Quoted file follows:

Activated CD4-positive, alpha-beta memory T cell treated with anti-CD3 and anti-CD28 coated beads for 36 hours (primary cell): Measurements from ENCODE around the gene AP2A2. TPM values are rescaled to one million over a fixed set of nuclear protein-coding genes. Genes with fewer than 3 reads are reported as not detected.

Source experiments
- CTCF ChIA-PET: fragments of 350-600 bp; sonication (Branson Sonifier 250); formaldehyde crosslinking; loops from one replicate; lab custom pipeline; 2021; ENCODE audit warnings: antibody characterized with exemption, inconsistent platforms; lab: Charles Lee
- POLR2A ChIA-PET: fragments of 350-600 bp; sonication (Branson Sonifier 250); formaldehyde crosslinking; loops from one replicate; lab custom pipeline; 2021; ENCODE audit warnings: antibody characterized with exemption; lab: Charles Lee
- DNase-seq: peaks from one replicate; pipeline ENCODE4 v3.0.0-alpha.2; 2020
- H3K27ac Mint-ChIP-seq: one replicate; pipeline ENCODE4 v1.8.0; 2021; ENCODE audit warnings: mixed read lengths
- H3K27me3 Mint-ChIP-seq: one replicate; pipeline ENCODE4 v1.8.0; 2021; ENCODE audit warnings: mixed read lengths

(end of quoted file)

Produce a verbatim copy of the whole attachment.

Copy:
Activated CD4-positive, alpha-beta memory T cell treated with anti-CD3 and anti-CD28 coated beads for 36 hours (primary cell): Measurements from ENCODE around the gene AP2A2. TPM values are rescaled to one million over a fixed set of nuclear protein-coding genes. Genes with fewer than 3 reads are reported as not detected.

Source experiments
- CTCF ChIA-PET: fragments of 350-600 bp; sonication (Branson Sonifier 250); formaldehyde crosslinking; loops from one replicate; lab custom pipeline; 2021; ENCODE audit warnings: antibody characterized with exemption, inconsistent platforms; lab: Charles Lee
- POLR2A ChIA-PET: fragments of 350-600 bp; sonication (Branson Sonifier 250); formaldehyde crosslinking; loops from one replicate; lab custom pipeline; 2021; ENCODE audit warnings: antibody characterized with exemption; lab: Charles Lee
- DNase-seq: peaks from one replicate; pipeline ENCODE4 v3.0.0-alpha.2; 2020
- H3K27ac Mint-ChIP-seq: one replicate; pipeline ENCODE4 v1.8.0; 2021; ENCODE audit warnings: mixed read lengths
- H3K27me3 Mint-ChIP-seq: one replicate; pipeline ENCODE4 v1.8.0; 2021; ENCODE audit warnings: mixed read lengths